NW Yachting June 2018

Page 92



“Every act of creation is first an act of destruction.” — Pablo Picasso The days of summer may be lengthening and the memories of last winter’s Seattle Boat Show fading, but now is a time of excitement for those of us lucky enough to take the plunge and put ink on a new boat from the event. A few months have passed since the excited handshake between new owner and seasoned broker, and the boat is set to arrive any day, just in time to enjoy the summer! But wait, the broker says, we still must commission. We absorb the news. It’ll be six weeks after the boat arrives to the yard until we get to turn the key and leave the dock for the first time. “Six weeks?! Why can’t I just take it off the truck and GO?” we want to shout, that upcoming salmon opener or sailboat regatta glaring at us from the calendar. Although the let’s-go attitude will serve us well as boaters, commissioning a new boat is a critical step that mustn’t be shortcutted. With exception of a few companies, all new boats are shipped in a semi-


Nigel Barron Nigel Barron has lived in the Puget Sound area since he was a child and his family moved to America from England when his father went to work at Boeing. Always sailing, he stayed in the area and taught at Pacific Lutheran University in Tacoma until he got fed up with academia and made his passion for sailing and boats his livelihood. He got a call from CSR 13 years ago to help commission a flurry of new sailboats during a busy season and the rest is history. He enjoys an informal “Solver of Problems” title and a lead managerial role at CSR. He is out sailing, usually on the Reichel-Pugh 52 Crossfire, in every regatta he can.


completed state and require professional craftspeople to assemble properly. What’s more, all those great custom options we meticulously opted for are often locally sourced and installed during the commission process as well. What does the commission of a new boat look like? How involved should we be as customers in the process? For the sake of the new owners eyeing the 2018 season as well as the dreamers, we sat down with Nigel Barron of CSR Marine Services in the Ballard neighborhood of Seattle, Washington. Barron and the company have decades of experience working with brokers and boaters across the region to commission all manner of new boats from power to sail. We were lucky enough to catch him between the many projects he juggles during the busy season. NWY: Let’s start at step one; a person buys a new boat for the first time and is new to the commissioning process. Can you walk us through the process and explain what it is exactly? Certainly. First off, commissioning a new boat is a symbiotic partnership between broker, who is paying for the invoice, and boatyard. We [CSR] commission a lot of new boats every year, exclusively for some dealers. Whether we’re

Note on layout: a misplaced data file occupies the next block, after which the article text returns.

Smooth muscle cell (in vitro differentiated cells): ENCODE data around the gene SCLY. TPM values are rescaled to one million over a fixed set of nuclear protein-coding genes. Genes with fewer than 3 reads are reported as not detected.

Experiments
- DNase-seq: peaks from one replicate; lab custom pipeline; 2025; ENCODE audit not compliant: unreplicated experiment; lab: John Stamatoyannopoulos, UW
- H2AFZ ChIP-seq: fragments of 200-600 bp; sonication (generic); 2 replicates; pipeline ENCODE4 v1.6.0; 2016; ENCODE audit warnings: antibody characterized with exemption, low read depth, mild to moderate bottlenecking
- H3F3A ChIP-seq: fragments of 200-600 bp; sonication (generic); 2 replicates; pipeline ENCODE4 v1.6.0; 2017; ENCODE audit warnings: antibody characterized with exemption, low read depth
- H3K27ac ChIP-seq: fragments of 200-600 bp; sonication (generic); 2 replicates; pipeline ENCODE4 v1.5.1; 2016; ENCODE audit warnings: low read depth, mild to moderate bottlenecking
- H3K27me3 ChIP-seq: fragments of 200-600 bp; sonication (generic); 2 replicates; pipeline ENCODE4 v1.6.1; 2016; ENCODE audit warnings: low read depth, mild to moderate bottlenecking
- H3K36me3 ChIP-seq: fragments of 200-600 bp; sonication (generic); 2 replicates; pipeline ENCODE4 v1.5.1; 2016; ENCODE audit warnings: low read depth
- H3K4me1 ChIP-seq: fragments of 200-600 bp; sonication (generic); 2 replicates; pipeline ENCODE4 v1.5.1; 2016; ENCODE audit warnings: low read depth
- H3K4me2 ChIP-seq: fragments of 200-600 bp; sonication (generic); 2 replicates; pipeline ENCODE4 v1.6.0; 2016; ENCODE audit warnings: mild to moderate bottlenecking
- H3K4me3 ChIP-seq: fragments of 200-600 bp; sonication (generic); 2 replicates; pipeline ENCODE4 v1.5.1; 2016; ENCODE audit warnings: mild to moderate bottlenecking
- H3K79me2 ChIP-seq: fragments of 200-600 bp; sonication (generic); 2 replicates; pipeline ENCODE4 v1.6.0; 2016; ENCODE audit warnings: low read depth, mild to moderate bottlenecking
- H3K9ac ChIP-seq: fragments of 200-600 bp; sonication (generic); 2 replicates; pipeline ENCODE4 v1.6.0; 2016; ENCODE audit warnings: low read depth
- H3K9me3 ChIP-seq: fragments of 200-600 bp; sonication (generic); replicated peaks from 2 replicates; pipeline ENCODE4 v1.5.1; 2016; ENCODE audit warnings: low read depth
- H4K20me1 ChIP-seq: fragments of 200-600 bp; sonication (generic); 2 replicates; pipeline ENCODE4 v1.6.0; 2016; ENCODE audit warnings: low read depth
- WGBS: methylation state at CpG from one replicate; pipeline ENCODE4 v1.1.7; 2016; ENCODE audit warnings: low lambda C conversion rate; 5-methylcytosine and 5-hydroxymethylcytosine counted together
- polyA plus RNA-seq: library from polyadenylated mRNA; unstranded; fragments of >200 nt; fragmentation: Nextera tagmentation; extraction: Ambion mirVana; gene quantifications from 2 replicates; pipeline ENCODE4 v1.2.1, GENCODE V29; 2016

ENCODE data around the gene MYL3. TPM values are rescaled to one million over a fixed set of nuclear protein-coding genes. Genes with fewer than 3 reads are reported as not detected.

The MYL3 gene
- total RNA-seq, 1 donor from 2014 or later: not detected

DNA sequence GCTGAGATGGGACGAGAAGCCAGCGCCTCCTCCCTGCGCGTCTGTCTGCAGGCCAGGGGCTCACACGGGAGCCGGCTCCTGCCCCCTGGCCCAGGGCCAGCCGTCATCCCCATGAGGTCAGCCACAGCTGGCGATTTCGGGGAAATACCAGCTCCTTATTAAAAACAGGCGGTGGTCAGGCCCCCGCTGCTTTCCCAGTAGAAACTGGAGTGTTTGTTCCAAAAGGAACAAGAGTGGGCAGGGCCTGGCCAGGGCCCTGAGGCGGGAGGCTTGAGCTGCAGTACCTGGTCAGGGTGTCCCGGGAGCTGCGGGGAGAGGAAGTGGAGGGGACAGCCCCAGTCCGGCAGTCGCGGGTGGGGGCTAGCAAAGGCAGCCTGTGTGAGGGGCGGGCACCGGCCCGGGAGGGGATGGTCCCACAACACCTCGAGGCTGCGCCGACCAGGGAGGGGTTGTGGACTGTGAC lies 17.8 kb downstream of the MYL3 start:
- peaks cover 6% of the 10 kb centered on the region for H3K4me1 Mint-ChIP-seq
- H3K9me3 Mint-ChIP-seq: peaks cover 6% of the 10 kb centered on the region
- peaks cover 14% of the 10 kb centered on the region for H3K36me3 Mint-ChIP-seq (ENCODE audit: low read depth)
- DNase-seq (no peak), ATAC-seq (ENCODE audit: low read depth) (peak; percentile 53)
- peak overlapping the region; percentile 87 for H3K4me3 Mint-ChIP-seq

talking about sail or power boats, they all come in the same way; partially completed. There’s a few brands that are sending over complete builds, but obviously it’s very hard to ship a completed sailboat because you have to ship the mast. The process depends on sail vs. power. It also depends on where the boat is coming from. Many Jeanneau and Beneteau sailboats are built in South Carolina, for example. Formula is built in Wisconsin, Catalinas in Florida. Many boats are built in Europe or Asia. The process depends on where the boat is coming from, and the big factor is if the boat is coming with the keel on or off. Consequently, the rudders are on or off. For the most part, boats coming from abroad like Europe are coming with the keel off because it’s easier to transport the boat on the cradles that way. We just offloaded a Beneteau like that today; just came off the truck. The typical process is that the boat arrives, and the dealer, whoever sold the boat or is bringing it in for stock, is paying the truck driver. The dealer always inspects the boat on the truck before they offload it to make sure there’s no shipping damage, damage to the mast, hull, etc.